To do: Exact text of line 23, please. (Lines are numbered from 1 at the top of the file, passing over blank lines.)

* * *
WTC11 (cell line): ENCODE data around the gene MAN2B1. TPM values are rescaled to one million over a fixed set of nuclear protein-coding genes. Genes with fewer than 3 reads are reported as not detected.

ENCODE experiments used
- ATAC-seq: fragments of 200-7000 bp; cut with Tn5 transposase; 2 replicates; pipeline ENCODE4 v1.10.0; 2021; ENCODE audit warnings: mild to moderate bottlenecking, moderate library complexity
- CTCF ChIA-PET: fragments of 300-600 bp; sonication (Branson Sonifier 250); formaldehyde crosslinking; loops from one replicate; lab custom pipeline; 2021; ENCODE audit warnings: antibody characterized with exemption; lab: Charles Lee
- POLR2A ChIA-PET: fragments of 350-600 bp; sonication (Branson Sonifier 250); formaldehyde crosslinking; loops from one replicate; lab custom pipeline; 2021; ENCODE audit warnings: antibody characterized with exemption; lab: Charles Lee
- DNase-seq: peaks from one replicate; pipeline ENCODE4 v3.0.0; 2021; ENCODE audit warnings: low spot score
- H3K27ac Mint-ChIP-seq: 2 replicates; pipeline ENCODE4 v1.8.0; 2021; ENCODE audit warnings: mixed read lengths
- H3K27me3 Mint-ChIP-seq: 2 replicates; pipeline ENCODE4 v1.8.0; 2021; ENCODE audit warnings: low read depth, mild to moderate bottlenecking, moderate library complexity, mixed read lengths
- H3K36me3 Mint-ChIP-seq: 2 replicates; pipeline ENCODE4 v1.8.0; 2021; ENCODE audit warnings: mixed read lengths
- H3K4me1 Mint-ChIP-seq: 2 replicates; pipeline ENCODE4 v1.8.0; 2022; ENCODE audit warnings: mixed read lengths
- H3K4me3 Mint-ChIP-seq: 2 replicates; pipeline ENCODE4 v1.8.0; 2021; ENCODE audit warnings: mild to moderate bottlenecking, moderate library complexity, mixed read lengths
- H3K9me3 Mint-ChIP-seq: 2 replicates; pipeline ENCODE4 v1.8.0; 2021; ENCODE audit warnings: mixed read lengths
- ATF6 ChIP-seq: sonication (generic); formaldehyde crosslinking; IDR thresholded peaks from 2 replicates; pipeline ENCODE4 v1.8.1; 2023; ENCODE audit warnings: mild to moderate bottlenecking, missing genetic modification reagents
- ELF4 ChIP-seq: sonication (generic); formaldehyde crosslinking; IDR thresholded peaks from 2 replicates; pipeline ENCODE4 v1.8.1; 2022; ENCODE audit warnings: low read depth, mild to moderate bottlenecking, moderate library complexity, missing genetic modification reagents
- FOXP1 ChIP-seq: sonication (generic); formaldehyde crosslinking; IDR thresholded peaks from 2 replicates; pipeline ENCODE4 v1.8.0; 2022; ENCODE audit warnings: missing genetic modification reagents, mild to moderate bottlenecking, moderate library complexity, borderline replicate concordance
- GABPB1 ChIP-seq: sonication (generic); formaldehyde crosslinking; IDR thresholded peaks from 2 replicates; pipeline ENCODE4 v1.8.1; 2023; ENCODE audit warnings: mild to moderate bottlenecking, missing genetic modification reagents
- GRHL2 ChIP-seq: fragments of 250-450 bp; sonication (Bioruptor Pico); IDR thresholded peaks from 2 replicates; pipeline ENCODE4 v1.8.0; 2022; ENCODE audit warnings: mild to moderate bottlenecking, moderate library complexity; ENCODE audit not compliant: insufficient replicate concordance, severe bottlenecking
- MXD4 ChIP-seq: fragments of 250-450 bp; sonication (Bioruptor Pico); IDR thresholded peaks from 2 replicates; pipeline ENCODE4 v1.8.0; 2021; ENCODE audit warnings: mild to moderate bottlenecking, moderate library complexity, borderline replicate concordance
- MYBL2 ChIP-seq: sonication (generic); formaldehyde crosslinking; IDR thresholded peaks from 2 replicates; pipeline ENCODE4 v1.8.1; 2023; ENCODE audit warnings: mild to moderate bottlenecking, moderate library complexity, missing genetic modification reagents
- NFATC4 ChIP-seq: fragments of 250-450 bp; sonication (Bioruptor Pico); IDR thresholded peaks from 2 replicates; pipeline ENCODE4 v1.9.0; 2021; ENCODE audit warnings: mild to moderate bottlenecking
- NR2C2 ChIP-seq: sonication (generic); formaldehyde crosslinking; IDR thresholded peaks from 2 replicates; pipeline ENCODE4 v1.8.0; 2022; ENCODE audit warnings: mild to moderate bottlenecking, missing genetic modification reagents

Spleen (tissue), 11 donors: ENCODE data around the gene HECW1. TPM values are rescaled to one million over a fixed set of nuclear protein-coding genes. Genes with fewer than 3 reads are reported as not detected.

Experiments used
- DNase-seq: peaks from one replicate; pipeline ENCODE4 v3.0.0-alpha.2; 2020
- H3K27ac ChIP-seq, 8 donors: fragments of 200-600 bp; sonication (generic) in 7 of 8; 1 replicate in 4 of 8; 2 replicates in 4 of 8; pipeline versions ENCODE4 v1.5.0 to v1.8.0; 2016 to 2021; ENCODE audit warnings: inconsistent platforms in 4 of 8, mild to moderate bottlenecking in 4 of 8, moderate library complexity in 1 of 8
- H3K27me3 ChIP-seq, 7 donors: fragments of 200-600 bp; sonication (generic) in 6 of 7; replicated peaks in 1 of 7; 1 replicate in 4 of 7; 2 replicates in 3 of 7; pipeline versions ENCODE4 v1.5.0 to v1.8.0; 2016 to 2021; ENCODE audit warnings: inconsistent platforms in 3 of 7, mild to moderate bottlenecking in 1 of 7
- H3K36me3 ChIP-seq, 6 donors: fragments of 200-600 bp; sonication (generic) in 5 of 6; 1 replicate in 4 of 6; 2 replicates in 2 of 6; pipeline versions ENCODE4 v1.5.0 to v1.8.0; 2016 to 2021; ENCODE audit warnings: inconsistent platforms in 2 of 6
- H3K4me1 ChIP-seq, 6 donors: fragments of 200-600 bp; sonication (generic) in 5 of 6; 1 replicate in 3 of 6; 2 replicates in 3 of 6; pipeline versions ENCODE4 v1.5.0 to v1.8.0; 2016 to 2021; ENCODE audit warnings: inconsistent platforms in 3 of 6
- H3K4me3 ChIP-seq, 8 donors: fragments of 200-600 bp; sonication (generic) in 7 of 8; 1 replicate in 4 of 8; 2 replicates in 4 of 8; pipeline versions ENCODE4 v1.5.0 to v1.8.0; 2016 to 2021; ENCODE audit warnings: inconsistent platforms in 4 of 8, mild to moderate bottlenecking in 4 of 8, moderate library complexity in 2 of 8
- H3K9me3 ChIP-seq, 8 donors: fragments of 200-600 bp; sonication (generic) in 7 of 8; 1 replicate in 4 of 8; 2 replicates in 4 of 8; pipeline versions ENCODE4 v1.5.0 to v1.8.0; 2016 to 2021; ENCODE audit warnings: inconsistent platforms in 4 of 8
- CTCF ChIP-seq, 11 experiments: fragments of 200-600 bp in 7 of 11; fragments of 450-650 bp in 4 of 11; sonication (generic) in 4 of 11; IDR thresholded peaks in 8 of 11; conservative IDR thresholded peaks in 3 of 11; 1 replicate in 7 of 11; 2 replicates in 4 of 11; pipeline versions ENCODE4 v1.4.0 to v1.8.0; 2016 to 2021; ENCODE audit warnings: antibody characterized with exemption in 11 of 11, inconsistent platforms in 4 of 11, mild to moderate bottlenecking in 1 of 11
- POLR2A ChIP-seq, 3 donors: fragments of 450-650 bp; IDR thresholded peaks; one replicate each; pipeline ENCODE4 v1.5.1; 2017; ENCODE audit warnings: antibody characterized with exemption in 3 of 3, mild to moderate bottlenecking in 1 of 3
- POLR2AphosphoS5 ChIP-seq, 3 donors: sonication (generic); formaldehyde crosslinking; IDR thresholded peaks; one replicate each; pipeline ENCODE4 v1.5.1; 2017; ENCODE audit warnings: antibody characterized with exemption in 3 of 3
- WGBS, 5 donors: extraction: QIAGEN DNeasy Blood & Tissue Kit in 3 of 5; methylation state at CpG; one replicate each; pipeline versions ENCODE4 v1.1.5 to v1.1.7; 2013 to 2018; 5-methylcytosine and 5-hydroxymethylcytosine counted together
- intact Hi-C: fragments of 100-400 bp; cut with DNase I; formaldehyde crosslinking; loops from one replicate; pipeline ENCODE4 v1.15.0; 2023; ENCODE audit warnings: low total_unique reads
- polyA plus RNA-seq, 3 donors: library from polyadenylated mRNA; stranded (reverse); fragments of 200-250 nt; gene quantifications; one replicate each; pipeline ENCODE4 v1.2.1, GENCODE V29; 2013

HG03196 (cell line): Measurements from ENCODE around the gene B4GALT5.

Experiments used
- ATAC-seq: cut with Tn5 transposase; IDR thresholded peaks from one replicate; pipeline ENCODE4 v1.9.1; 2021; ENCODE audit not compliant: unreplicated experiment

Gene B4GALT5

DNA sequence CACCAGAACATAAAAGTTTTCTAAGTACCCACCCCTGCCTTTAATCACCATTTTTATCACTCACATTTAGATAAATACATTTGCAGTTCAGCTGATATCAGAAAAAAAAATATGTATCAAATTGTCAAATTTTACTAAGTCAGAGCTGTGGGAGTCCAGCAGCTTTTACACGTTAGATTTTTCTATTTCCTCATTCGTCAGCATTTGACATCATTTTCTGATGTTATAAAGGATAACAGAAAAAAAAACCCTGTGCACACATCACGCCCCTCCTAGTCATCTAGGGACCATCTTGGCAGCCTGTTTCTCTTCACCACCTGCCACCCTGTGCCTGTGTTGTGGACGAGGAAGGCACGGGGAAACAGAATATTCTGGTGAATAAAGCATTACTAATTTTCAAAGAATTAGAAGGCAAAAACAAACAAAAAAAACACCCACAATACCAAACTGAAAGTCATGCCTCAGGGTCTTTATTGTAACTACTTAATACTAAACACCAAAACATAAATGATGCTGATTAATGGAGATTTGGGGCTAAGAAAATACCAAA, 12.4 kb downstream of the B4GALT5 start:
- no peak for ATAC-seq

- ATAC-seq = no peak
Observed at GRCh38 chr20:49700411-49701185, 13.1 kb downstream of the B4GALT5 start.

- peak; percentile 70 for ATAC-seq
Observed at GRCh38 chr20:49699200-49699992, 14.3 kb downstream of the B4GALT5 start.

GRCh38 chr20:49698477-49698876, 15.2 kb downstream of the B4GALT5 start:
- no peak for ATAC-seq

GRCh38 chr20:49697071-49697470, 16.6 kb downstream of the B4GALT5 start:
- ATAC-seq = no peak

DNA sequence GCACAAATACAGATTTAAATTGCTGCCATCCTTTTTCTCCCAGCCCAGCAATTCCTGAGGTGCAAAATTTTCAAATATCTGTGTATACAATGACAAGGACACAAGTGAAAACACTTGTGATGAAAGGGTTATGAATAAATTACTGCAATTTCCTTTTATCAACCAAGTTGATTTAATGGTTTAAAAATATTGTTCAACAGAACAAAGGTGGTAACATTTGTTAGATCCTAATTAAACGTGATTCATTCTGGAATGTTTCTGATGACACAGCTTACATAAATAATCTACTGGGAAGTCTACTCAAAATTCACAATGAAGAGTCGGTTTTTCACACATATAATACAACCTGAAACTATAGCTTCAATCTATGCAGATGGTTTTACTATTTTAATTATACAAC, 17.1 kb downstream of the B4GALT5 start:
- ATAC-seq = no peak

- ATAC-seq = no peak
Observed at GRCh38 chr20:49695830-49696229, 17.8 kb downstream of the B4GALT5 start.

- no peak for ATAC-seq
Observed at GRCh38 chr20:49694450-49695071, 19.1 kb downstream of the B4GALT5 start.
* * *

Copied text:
Experiments used